The University of Iowa to Christian Student Groups: Limiting Leadership Positions to Committed Christians is Disallowed

Nov. 28 2018

According to the bylaws of the InterVarsity Christian Fellowship, a Christian campus organization, people of all faiths are welcome to join and participate in its events, but those in positions of leadership must be committed Christians. The University of Iowa, a public institution, has ruled that the fellowship’s chapter on its campus be disbanded—along with similar Muslim, Sikh, and Mormon groups—because such requirements violate university “human-rights policy.” Howard Slugh comments:

InterVarsity attempted to compromise [by replacing] the requirement that its leaders be practicing Christians with language indicating that it “strongly encouraged” leaders to share its faith. The school responded that even that language would violate the human-rights policy. The ministry was not allowed to indicate that it had any preference for leaders or members who shared its faith. That is not a fine-tuned requirement aimed at rooting out hidden discrimination; it is a blunt instrument that the university is wielding to bring the ministry to heel. . . . The state is forcing the ministry to choose between the integrity of its faith and its ability to function efficiently.

Combating discrimination is noble, but the University of Iowa has taken its pursuit of that cause to an absurd degree. When a Christian group sued the university, claiming, in part, that other groups were allowed to violate the human-rights policy, the school responded by deregistering 38 groups that limit their membership or leaders to those who meet cultural or ideological qualifications. To judge from the list of deregistered groups, the school simply could not abide a Chinese dance society whose members were Chinese dancers, a German club made up of German students, or a Malaysian student society populated by Malaysians. The fact that this policy has descended into farce makes it no less dangerous to religious groups. . . .

Jews should stand in solidarity with Christians in reaffirming the foundational American principle that the government has no role in dictating who may serve as a religious leader. . . . If left unchecked, the action by the University of Iowa would establish a dangerous precedent. The constitutionally protected right of religious minorities to select their own leaders is a buffer that protects them from meddling by their neighbors and the government. Their neighbors cannot join a religious organization en masse and vote for leaders who do not share its religious purpose. . . . Jews and members of other minority religions have an interest in speaking out against the university’s policy.

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More about: Freedom of Religion, Religion & Holidays, University

“Ending the War in Yemen” Would Lead to More Bloodshed and Threaten Global Trade

Dec. 13 2018

A bipartisan movement is afloat in Congress to end American support for the Saudi-led coalition currently fighting the Iran-backed Houthi rebels in Yemen. With frustration at Riyadh over the killing of Jamal Khashoggi, reports of impending famine and a cholera outbreak in Yemen, and mounting casualties, Congress could go so far as to cut all funding for U.S. involvement in the war. But to do so would be a grave mistake, argues Mohammed Khalid Alyahya:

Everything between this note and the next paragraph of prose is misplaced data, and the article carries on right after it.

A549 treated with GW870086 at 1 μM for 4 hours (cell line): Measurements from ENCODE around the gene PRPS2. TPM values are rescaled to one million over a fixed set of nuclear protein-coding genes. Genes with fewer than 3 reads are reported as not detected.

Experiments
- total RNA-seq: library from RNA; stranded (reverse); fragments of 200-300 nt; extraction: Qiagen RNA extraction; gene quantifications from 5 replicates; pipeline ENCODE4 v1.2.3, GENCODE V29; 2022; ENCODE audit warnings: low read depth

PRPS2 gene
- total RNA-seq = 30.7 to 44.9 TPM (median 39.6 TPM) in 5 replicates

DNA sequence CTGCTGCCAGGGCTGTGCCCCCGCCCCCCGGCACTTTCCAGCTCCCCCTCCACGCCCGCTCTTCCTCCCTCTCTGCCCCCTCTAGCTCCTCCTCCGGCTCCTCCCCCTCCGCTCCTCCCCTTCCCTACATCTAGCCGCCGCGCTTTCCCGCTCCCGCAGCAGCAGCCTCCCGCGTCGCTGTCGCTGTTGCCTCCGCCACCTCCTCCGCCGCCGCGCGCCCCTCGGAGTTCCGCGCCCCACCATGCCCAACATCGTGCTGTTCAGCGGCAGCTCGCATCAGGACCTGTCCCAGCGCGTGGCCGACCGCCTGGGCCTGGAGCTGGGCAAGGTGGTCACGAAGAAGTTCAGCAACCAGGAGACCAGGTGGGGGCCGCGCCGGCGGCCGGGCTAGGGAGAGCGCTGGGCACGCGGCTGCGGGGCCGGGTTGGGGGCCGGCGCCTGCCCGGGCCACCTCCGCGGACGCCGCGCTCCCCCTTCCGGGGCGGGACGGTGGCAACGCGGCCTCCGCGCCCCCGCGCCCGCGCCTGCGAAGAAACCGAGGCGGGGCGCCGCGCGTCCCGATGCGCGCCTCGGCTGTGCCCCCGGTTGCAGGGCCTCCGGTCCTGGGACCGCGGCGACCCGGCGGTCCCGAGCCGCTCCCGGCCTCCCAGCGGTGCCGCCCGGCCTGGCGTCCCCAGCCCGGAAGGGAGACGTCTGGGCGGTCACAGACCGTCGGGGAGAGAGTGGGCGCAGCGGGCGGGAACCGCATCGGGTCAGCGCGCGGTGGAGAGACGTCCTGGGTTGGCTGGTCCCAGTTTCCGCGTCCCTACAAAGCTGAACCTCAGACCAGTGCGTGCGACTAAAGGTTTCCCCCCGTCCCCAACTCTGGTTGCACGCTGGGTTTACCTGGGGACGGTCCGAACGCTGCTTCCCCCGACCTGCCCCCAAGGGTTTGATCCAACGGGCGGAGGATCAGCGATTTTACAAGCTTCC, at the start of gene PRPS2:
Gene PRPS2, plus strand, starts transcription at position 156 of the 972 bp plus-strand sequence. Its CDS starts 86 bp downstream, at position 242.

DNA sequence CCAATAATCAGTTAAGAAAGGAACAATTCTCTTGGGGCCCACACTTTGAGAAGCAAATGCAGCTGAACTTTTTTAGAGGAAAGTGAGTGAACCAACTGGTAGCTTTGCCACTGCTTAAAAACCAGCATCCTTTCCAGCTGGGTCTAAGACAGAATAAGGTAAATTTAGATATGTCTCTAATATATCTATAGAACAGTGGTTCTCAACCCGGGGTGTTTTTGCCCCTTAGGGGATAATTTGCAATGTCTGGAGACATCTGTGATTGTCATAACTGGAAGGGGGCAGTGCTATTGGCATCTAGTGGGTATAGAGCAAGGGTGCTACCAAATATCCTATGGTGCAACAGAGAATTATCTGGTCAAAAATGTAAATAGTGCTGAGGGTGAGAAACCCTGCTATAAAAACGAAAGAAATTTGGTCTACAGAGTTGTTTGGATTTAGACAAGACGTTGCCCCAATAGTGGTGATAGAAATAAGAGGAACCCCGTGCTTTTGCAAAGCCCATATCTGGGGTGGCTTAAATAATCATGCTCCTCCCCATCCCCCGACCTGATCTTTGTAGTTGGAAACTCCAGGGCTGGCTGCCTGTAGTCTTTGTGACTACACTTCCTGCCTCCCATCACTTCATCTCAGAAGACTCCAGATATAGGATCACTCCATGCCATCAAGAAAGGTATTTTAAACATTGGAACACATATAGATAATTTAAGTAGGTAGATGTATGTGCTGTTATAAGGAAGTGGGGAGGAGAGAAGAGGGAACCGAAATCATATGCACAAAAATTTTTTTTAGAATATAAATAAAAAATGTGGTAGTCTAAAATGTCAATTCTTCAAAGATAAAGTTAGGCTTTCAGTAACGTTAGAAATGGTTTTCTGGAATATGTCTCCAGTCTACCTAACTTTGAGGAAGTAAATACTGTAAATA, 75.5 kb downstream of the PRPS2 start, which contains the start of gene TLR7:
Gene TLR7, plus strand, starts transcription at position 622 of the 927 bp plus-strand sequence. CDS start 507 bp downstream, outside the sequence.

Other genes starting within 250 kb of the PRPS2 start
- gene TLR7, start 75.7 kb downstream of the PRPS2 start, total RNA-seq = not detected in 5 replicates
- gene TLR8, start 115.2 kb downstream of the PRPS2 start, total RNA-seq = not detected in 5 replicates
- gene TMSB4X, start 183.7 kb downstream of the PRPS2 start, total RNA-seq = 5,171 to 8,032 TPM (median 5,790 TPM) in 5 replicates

Unfortunately, calls to “stop the Yemen war,” though morally satisfying, are fundamentally misguided. . . . A precipitous disengagement by the Saudi-led coalition . . . would have calamitous consequences for Yemen, the Middle East, and the world at large. The urgency to end the war reduces that conflict, and its drivers, to a morality play, with the coalition of Arab states cast as the bloodthirsty villain killing and starving Yemeni civilians. The assumption seems to be that if the coalition’s military operations are brought to a halt, all will be well in Yemen. . . .

[But] if the Saudi-led coalition were to cease operations, Iran’s long arm, the Houthis, would march on areas [previously controlled by the Yemeni government] and exact a bloody toll on the populations of such cities as Aden and Marib with the same ruthlessness with which they [treated] Sanaa and Taiz during the past three years. The rebels have ruled Sanaa, kidnapping, executing, disappearing, systematically torturing, and assassinating detractors. In Taiz, they fire mortars indiscriminately at the civilian population and snipers shoot at children to force residents into submission.

[Moreover], an abrupt termination of the war would leave Iran in control of Yemen [and] deal a serious blow to the global economy. Iran would have the ability to obstruct trade and oil flows from both the Strait of Hormuz and the Bab el-Mandeb strait. . . . About 24 percent of the world’s petroleum and petroleum products passes through these two waterways, and Iran already has the capability to disrupt oil flows from Hormuz and threatened to do so this year. Should Iran acquire that capability in Bab el-Mandeb by establishing a foothold in the Gulf of Aden, even if it chose not to utilize this capability oil prices and insurance costs would surge.

Allowing Tehran to control two of the most strategic choke points for the global energy market is simply not an option for the international community. There is every reason to believe that Iran would launch attacks on maritime traffic. The Houthis have mounted multiple attacks on commercial and military vessels over the past several years, and Iran has supplied its Yemeni proxy with drone boats, conventional aerial drones, and ballistic missiles.

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More about: Iran, Oil, Politics & Current Affairs, Saudi Arabia, U.S. Foreign policy, Yemen